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Re: Enough time wasted, moving on

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I've been ignoring this thread for a while, but I thought I'd add some support 
for Harry's point of view here.

Firstly, stable vs woody.  We recently had a thread on -devel where we 
concluded that ordinary users are best running testing.  You can't complain 
they have a hard time installing testing when that is what we tell them to 
run.  Yes the installation CDs may be fscked, but it sounds like the problems 
Harry had were to do with installation in general and the CDs didn't get in 
the way to me.

I'll now post the story of what happened last time I installed debian.  The 
situation isn't that dissimilar from Harry's.
- --
I've been using unix for a long time and debian for a while.  Recently I 
upgraded my machine again and I've had a number of problems.  Furthermore, if 
I'm having problems, just how bad is Debian for new users? We all hear 
stories about how people were shown linux years ago and found it _way_ too 
difficuilt; based on my experiences I think it is still happening.

Ok, the first step in my upgrade process was upgrading everything except the 
hard drive.  Before turning the old machine off I recompiled the kernel with 
support for practically everything, a buggy bios, etc. The point I'm trying 
to make is that I went out of my way to minimise problems.

After plugging everything in I was relieved to see lilo come up and things 
seemed to be booting fairly well.  Suddenly a kernel panic came on screen, 
whoops :-(.  I rebooted and picked one of my older kernels from lilo ... X 
fails to start but I get a login prompt.  For those interested, after a bit 
of experimentation with recompiling the kernel I've found the K7 option seems 
to cause problems.

My next problem was getting X and the modem working.  I've got an ISA modem 
which I've been using on IRQ 4 at 3F8, I found it worked more reliably than a 
PCI winmodem. pon resulted in the required beeping noises, much to my relief,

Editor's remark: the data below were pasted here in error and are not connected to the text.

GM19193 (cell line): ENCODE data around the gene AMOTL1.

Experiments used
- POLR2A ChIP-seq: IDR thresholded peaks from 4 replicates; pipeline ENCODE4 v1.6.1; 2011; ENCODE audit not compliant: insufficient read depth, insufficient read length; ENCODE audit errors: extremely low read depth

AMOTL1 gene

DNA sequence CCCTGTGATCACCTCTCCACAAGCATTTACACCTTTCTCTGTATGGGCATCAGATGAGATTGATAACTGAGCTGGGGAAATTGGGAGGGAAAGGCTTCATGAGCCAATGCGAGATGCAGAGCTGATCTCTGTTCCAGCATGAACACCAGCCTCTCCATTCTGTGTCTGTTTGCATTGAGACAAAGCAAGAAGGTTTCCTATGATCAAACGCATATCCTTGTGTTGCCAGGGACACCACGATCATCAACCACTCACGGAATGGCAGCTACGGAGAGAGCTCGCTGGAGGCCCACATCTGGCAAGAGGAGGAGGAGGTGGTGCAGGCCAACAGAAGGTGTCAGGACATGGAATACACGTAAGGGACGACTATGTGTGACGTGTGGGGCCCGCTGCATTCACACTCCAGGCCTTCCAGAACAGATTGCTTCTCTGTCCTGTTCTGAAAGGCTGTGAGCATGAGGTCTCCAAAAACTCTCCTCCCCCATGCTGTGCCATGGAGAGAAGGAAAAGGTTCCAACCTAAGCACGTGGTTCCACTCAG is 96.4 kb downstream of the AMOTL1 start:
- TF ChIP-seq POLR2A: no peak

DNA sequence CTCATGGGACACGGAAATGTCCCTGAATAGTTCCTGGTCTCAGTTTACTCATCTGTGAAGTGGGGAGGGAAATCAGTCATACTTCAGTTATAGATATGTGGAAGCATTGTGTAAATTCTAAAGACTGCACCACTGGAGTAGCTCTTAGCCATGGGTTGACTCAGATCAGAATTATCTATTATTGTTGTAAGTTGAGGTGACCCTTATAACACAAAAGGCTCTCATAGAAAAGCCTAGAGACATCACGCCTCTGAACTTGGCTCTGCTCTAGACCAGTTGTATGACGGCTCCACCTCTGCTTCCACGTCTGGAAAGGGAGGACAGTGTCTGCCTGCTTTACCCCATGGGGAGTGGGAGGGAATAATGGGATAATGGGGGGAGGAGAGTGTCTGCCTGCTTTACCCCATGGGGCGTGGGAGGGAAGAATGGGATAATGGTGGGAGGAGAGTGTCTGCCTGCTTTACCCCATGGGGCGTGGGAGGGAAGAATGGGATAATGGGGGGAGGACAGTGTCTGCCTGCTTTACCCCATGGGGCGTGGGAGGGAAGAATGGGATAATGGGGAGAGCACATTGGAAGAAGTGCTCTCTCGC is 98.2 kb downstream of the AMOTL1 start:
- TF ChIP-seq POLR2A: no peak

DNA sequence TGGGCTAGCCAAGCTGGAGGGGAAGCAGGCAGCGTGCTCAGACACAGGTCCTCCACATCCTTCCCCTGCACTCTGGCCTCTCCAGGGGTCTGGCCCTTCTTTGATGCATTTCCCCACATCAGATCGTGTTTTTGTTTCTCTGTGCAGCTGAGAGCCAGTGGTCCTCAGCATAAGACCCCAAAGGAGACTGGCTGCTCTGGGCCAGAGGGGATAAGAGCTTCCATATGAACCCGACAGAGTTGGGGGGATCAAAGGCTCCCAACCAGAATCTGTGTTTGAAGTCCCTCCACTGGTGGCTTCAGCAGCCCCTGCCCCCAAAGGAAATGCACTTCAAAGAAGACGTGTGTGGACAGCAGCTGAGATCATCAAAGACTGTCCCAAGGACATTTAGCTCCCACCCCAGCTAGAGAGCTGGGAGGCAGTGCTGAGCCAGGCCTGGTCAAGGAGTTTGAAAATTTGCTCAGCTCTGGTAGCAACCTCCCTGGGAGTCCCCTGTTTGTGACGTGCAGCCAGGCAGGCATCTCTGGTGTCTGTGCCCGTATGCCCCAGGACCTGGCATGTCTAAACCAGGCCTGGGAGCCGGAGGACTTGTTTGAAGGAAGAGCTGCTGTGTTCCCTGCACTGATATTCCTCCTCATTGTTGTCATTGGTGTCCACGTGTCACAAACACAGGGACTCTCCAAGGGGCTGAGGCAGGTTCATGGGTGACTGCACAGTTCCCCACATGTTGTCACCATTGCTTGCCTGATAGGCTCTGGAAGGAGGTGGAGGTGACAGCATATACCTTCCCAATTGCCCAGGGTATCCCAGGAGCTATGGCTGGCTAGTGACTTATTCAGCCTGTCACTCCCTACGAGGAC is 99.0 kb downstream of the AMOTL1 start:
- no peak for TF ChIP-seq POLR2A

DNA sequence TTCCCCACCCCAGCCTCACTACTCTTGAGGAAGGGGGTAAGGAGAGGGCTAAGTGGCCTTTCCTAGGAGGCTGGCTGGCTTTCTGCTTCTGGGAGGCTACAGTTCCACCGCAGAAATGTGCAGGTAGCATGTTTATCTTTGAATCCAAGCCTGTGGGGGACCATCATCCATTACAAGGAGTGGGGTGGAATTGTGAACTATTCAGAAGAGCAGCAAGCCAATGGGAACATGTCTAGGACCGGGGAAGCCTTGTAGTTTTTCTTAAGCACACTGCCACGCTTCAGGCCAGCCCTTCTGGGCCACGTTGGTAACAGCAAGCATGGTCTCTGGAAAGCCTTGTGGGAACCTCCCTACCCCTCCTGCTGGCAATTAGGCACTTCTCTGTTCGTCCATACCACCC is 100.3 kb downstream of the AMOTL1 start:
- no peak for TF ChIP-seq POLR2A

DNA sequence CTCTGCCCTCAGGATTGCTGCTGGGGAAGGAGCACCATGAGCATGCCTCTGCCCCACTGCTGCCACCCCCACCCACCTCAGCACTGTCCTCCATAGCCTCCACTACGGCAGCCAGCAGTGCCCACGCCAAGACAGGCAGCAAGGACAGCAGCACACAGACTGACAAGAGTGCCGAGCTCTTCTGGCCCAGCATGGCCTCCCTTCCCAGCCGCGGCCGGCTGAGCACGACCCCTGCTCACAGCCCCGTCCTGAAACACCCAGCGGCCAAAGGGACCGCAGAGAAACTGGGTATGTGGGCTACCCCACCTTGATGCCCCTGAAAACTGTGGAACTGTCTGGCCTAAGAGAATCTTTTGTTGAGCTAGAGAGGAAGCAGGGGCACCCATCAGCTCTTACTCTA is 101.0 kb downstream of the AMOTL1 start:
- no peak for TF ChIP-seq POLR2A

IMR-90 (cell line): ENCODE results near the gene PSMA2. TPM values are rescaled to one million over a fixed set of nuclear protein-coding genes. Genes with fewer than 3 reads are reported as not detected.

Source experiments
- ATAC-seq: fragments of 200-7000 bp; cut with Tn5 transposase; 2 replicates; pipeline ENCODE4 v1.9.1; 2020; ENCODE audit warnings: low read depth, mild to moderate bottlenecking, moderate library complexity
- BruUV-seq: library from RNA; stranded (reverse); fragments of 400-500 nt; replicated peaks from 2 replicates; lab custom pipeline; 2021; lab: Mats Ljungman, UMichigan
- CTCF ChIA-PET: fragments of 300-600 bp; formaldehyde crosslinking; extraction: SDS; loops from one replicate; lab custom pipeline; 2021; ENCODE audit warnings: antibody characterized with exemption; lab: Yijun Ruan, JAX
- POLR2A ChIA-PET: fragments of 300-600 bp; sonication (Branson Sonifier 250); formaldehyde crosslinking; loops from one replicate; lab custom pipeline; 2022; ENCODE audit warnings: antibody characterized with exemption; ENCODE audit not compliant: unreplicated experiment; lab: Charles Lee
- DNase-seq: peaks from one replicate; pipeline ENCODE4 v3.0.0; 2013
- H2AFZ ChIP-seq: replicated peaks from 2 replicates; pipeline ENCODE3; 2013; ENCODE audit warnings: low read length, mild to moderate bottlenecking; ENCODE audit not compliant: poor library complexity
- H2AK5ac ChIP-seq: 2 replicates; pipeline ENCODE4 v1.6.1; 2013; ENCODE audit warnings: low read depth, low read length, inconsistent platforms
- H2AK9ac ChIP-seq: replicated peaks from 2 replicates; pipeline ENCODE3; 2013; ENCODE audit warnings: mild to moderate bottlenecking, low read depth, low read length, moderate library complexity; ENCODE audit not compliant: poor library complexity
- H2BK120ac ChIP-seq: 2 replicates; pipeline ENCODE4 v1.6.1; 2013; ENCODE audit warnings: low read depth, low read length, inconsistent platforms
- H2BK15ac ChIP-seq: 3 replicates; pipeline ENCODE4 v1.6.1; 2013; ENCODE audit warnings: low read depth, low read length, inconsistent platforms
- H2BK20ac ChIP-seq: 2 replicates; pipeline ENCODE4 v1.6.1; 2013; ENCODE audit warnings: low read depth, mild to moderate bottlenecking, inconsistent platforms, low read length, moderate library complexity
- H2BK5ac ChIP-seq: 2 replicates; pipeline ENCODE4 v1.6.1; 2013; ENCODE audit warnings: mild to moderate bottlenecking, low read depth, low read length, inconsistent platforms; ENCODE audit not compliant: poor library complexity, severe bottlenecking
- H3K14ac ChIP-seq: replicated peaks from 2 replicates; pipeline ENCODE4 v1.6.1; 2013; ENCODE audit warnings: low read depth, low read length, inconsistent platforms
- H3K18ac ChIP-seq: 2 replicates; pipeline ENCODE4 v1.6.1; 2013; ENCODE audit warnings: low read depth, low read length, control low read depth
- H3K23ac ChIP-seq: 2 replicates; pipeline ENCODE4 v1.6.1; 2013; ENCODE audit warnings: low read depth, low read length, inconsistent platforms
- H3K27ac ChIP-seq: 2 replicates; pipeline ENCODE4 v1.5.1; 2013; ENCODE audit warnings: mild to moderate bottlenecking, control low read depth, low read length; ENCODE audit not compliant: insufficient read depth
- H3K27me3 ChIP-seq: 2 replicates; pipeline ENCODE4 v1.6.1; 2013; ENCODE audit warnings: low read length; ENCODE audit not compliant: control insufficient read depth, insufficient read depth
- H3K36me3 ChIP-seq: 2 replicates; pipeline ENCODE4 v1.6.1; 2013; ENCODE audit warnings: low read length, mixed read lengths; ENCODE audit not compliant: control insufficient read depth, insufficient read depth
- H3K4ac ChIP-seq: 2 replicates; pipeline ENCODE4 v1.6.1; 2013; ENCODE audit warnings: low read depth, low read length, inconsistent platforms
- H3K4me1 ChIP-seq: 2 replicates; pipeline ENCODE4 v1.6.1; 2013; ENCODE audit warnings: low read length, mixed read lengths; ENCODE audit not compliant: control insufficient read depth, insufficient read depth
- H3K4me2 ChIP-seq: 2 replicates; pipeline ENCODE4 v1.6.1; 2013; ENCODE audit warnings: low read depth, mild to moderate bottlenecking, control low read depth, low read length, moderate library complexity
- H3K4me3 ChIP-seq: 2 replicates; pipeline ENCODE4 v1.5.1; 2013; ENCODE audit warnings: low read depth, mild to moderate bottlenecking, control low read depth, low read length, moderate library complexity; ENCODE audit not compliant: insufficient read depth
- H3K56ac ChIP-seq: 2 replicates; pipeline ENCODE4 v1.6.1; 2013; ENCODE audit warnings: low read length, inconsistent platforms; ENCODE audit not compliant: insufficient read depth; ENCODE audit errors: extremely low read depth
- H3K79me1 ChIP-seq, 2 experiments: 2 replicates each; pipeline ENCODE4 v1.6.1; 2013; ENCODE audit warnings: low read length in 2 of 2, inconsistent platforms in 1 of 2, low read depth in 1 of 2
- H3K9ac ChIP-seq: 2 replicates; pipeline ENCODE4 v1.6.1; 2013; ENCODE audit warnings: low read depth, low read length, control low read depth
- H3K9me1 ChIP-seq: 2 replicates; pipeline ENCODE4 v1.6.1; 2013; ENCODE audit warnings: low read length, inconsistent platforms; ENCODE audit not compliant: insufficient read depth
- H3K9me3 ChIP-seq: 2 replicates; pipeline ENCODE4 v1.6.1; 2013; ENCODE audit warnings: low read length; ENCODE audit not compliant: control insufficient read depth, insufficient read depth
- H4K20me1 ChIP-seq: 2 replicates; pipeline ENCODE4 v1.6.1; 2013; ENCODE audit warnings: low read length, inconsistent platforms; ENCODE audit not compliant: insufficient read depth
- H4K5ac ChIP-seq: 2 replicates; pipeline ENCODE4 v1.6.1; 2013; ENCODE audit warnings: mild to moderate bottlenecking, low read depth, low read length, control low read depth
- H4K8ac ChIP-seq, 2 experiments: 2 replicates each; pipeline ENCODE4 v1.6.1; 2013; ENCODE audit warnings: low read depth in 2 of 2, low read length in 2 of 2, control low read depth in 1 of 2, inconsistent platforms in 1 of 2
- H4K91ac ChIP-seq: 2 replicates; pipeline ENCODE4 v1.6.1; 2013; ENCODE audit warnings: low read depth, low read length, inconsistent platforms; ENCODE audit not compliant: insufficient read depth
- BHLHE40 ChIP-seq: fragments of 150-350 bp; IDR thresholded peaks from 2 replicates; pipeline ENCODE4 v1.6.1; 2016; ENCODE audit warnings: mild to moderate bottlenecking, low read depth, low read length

but /var/log/messages informed me my serial line wasn't clear with bit 7 set 
to zero. Repeated attempts failed at different stages, once even managing to 
connect.  wvdial claimed not to be able to find the modem at all.  Do you 
realise just how hard it is to do _anything_ in debian without access to the 
net? I wasn't able to get documentation or install useful looking packages.  
After a while I guessed an IRQ conflict with the bios, disabled the built in 
serial ports and the net came up.  Good old ISA...

Next was X.  Something with the framebuffer was working since I had a penguin 
coming up on startup.  According to the motherboard's manual I had a via 
chipset which is uses some trident blade chip.  However X autodetect refused 
to find my mouse (PS2)... Eventually I worked out that for some reason 
.devfsd had dissapeared so devfsd wasn't loaded, and so my mouse device 
didn't exist.

Unfortunatly, booting X resulted in lockups and similar.  I had carefully set 
things like 640x480 resolution with a low referesh rate to avoid this.  It 
turned out to be a bug in the video card's driver and required manually 
disabling X extensions in the XF86-Config file.  

Sound required a number of attempts at recompiling the kernel and I still 
don't have ALSA or arts working.
- --
Anyway, my point is that installing Debian is a nightmare compared to anything 
else. Compare the leaps and bounds that system ease-of-use has gone through 
over the past two years, and then look at the installation process.  I know 
there are projects working on this, but they aren't here yet, so I think 
Harry's point is fair.


PS: Not that installing XP is any better.  The one time I did that I had to 
rip every single piece of hardware out of the machine to get it to install, 
and then add them back one by one.  Without ripping anything out, the 
installer either hangs or leaves the system unbootable.

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